Just at the end of 2015, the Cybersecurity Information Sharing Act (CISA) was enacted into law as part of the omnibus spending measure passed by Congress and signed by President Obama at right before Christmas.  The legislation combines elements from the versions of CISA that passed the House in April of 2015 and the Senate in October.

Enactment of CISA was driven by the goal of clearing away some of the legal uncertainty and liability risk concerns inhibiting sharing of cybersecurity threat information. Cyber criminals are technologically proficient and constantly innovating, which means that protecting American enterprise networks, industrial control systems, and electronic information systems requires continued vigilance and innovation. There is broad agreement that the nation’s cyber defense posture could be greatly strengthened through more robust and timely sharing of cyber threat information both between the government and the private sector and between private companies themselves.   Continue Reading Happy New Year – Cybersecurity Information Sharing Act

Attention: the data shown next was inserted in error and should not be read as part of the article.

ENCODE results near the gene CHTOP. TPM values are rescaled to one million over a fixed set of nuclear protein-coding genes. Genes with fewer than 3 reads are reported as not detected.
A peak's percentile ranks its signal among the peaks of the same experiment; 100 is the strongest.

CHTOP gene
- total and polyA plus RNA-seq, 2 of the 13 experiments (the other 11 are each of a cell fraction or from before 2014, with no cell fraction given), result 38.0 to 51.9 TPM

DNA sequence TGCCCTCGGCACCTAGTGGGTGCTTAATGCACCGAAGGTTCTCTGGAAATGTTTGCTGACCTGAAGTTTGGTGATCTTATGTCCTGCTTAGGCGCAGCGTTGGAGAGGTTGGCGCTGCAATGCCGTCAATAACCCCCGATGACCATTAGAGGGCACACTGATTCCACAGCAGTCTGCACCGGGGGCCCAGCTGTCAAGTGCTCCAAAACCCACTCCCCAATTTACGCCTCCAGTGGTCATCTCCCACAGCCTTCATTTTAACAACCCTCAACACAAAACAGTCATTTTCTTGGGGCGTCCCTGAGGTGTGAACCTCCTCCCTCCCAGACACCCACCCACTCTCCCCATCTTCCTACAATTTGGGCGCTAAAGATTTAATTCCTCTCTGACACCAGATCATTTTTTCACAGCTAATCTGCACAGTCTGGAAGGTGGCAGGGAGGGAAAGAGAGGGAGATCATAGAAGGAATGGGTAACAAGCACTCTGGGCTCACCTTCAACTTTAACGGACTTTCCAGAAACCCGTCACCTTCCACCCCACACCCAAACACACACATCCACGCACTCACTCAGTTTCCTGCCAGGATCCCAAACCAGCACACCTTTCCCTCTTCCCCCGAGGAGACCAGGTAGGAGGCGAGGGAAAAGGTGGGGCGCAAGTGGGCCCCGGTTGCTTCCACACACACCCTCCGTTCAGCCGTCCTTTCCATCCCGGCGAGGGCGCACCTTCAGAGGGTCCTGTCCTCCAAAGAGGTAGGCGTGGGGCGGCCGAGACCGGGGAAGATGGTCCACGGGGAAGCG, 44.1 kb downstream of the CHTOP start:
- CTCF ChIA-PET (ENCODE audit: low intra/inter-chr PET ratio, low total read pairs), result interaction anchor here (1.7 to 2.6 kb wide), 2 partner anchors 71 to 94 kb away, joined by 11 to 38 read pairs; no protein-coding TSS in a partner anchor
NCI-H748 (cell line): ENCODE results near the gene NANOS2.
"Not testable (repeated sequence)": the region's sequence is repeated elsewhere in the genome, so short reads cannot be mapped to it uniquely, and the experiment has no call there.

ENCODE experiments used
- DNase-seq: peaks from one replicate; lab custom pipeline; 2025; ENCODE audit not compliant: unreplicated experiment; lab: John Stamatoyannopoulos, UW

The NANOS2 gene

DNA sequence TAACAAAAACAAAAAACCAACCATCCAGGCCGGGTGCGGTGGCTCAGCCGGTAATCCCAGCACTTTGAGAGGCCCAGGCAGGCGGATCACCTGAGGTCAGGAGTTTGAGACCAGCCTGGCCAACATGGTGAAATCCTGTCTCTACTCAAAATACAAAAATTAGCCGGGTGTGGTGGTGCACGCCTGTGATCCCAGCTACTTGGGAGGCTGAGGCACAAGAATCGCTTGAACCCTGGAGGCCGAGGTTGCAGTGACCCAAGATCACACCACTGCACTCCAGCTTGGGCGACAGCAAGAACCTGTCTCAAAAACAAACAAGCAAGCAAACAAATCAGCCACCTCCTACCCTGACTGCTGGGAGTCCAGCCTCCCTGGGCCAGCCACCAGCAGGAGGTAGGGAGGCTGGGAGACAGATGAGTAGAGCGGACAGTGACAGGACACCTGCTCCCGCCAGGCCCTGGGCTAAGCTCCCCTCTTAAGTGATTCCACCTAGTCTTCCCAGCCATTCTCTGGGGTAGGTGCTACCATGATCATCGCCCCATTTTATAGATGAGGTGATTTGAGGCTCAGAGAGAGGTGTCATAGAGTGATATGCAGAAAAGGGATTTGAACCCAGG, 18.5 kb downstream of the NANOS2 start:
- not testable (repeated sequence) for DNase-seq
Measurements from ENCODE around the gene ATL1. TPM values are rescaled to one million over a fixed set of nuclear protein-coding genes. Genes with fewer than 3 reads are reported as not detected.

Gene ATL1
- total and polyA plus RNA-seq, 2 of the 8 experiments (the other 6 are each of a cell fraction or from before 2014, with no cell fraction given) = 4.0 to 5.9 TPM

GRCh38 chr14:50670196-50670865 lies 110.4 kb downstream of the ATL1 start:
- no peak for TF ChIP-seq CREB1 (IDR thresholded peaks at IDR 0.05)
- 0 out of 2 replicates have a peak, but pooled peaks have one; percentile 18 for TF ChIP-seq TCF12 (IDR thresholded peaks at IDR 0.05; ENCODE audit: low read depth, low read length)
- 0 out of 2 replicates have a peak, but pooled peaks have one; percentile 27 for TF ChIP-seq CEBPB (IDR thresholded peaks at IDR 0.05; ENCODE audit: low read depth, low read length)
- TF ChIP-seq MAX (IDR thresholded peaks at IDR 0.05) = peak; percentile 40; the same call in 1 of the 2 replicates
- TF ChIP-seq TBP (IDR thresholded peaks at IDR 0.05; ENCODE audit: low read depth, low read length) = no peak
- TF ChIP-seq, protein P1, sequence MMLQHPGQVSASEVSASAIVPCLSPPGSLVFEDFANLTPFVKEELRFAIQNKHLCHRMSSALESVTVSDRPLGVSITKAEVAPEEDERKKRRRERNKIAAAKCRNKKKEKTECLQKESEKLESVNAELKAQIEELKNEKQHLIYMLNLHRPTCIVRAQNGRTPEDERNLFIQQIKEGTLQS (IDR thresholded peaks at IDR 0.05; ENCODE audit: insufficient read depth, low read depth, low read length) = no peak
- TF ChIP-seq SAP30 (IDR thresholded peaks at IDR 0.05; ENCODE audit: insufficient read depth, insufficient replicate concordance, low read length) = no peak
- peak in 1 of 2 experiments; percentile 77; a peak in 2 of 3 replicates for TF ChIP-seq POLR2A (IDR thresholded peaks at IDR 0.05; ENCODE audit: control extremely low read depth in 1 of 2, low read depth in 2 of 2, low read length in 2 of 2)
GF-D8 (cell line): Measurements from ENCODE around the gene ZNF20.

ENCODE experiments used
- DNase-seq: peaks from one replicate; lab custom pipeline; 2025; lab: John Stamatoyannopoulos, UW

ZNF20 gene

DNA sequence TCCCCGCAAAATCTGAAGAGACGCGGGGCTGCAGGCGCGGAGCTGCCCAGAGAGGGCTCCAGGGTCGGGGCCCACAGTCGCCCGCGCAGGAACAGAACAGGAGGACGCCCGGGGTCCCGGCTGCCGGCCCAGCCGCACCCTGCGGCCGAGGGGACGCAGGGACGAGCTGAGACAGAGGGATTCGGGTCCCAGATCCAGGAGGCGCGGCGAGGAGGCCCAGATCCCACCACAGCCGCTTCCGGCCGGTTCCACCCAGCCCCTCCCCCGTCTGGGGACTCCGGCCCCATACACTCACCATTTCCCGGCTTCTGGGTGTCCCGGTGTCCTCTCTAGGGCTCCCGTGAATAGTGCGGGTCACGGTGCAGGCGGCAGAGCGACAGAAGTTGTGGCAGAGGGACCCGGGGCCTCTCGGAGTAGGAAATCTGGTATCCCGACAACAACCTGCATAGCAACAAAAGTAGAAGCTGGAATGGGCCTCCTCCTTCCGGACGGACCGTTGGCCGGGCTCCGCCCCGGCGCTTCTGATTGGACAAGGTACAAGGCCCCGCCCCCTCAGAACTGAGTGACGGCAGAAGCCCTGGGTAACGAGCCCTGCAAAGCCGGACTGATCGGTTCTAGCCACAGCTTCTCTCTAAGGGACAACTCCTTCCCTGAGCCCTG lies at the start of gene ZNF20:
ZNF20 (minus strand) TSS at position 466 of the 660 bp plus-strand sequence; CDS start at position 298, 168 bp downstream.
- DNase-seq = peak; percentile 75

As cyber week continues in Washington, Federal Communications Commission Chairman Tom Wheeler traveled to the west coast to speak about cybersecurity at the RSA Conference in San Francisco.  Wheeler noted that the FCC has several charges to protect against cyber-attacks and similar threats, including the agency’s responsibility to protect the safety of communications networks generally, as well as its responsibility to protect the privacy of consumer data collected by communications providers.

Wheeler centered his remarks on information sharing and accountability by the private sector.  He suggested that the communications industry’s approach to 911 calls – a combination of industry best practices and rules requiring that network outages be reported to the government – could serve as a model for cybersecurity information sharing.  Cyber-attacks should be subject to similar reporting requirements.